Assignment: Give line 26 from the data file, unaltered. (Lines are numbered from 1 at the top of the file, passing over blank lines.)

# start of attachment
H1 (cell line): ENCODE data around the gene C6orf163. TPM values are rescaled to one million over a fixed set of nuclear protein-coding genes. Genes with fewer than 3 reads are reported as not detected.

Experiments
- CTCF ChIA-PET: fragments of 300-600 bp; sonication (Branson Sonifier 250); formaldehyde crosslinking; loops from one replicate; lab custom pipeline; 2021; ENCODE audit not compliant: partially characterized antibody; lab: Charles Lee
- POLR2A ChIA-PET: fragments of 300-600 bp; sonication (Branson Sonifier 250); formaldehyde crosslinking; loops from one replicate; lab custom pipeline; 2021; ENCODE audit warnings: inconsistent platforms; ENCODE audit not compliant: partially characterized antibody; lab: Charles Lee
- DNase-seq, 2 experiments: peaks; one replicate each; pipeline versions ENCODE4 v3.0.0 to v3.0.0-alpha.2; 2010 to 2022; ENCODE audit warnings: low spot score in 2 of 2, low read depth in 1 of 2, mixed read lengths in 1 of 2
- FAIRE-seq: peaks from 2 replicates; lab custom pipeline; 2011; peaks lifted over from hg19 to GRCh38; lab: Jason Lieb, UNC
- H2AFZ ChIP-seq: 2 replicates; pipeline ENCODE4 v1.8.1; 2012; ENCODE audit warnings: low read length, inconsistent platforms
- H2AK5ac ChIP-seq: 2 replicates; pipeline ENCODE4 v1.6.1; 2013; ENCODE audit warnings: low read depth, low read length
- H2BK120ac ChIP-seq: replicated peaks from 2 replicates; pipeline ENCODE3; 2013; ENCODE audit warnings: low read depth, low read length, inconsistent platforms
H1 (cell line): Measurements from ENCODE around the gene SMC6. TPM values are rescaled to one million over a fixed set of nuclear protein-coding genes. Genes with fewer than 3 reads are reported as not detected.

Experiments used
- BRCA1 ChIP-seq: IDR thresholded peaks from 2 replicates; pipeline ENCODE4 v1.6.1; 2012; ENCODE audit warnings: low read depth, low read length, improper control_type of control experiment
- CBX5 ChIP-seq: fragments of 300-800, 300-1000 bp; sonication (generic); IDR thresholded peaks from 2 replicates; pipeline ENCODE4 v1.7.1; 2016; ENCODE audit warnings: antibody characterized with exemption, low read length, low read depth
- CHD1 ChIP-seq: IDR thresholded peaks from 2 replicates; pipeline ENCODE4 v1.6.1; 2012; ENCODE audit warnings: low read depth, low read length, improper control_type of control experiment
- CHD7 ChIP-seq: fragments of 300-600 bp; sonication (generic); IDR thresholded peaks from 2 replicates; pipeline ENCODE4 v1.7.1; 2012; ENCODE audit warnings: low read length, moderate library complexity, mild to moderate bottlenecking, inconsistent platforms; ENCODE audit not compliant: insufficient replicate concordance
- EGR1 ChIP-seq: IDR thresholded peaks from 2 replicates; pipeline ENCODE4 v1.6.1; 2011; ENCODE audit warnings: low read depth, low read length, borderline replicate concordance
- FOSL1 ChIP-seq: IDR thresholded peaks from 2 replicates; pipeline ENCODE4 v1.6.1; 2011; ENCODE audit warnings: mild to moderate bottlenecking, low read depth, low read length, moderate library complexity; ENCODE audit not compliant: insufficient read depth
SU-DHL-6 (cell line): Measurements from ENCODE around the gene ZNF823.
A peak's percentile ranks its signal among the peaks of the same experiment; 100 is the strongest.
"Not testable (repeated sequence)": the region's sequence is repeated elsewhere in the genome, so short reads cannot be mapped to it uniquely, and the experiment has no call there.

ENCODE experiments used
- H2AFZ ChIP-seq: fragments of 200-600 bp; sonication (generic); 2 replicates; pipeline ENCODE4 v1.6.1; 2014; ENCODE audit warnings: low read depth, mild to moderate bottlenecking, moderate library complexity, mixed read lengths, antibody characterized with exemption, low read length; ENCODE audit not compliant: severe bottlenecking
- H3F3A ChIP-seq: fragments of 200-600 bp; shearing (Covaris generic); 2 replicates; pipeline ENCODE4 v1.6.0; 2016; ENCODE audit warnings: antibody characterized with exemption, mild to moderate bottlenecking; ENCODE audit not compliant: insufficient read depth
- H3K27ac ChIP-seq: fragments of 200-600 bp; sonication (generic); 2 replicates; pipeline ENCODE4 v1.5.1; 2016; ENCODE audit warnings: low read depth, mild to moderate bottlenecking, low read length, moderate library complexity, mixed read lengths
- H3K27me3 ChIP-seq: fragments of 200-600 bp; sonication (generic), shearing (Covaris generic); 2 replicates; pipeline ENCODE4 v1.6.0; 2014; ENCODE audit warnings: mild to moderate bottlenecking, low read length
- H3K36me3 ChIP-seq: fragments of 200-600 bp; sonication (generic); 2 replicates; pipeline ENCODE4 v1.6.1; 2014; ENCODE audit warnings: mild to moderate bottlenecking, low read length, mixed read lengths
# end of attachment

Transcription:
- H3K36me3 ChIP-seq: fragments of 200-600 bp; sonication (generic); 2 replicates; pipeline ENCODE4 v1.6.1; 2014; ENCODE audit warnings: mild to moderate bottlenecking, low read length, mixed read lengths